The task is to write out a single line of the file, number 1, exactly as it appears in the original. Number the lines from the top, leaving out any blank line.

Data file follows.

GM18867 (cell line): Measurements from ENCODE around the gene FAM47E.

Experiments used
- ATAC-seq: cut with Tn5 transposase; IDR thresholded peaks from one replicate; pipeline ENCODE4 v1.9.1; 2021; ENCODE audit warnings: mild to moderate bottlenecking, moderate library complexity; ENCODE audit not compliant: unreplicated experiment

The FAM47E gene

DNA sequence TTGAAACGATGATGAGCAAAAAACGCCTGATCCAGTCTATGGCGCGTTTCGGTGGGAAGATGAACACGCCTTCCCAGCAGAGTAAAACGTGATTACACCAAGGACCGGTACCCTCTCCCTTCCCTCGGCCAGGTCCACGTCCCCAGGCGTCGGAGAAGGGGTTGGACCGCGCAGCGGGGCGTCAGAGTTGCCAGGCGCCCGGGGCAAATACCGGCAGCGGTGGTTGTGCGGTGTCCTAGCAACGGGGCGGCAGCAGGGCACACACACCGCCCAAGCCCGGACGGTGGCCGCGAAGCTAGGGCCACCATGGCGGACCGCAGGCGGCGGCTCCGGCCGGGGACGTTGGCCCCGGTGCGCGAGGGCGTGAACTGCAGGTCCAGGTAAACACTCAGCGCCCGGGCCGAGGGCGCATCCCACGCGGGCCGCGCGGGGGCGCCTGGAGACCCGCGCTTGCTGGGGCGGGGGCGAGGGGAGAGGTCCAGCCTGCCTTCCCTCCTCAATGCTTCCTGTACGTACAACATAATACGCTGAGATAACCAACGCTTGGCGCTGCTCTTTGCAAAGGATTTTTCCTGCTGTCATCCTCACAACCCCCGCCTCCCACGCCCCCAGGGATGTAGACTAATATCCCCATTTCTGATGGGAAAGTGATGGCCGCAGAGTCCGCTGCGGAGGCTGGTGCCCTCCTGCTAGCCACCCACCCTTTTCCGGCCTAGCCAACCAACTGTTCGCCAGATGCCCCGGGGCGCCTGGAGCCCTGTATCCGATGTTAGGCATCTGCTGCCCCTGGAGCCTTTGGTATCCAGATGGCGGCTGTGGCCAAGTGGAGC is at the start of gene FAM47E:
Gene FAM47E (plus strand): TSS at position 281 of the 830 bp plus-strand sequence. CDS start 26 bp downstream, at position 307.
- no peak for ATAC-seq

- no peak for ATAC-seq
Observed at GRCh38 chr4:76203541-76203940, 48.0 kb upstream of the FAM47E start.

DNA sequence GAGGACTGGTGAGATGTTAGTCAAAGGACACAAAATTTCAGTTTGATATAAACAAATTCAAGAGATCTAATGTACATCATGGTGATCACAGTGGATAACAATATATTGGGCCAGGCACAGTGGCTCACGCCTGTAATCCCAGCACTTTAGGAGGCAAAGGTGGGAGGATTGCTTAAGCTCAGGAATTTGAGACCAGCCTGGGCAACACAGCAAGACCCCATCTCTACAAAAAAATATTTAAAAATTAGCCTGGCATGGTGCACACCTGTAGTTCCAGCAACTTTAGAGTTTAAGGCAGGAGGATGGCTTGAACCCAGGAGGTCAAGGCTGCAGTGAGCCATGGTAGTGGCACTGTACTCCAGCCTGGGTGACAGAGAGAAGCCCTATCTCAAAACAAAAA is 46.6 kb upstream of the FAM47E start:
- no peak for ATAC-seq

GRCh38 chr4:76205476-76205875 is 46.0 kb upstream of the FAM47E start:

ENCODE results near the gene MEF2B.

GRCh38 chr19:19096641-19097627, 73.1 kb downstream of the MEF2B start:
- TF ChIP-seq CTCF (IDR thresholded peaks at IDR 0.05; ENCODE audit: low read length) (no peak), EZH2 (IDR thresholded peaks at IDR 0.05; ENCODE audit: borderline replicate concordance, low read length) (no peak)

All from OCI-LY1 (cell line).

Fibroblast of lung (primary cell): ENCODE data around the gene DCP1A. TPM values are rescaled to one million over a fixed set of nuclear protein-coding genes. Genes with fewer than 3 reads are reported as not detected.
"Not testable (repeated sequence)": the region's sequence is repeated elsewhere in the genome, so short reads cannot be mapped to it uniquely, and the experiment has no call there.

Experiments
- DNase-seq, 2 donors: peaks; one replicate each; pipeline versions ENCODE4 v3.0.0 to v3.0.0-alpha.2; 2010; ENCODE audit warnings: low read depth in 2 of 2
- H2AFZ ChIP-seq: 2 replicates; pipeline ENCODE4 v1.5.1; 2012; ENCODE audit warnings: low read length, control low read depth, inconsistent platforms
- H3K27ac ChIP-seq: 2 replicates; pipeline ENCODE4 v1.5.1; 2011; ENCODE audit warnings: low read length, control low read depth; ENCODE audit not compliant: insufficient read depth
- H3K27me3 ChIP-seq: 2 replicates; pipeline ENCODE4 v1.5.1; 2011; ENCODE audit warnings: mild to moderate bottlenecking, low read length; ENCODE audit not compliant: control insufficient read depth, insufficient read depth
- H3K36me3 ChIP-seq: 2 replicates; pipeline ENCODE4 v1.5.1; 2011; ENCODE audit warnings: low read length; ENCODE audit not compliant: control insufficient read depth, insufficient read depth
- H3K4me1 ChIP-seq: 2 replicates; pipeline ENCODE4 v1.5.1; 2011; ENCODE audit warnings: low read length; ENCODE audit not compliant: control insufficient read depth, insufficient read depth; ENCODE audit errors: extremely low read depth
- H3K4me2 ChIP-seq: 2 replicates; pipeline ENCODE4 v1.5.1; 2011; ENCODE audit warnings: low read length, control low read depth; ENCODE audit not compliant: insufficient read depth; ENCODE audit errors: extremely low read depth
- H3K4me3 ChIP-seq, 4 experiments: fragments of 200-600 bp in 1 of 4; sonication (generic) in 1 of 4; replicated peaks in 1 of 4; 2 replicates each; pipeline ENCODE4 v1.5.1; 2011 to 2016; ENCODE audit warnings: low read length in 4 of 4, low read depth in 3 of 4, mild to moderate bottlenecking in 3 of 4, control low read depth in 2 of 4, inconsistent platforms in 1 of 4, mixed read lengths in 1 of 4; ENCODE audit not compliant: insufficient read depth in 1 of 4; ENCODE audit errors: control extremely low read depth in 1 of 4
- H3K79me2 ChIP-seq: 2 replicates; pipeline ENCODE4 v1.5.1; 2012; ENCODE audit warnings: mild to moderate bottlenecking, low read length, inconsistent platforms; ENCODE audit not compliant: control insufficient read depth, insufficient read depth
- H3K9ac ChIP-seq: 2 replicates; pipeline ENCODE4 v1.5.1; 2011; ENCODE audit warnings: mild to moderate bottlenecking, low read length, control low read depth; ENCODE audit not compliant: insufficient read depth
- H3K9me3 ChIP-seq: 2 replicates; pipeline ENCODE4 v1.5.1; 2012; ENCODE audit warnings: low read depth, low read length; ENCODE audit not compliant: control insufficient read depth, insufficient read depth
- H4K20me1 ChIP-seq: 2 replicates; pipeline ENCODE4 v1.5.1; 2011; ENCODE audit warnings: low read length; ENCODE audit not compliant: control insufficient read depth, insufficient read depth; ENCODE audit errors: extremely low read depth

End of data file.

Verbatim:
GM18867 (cell line): Measurements from ENCODE around the gene FAM47E.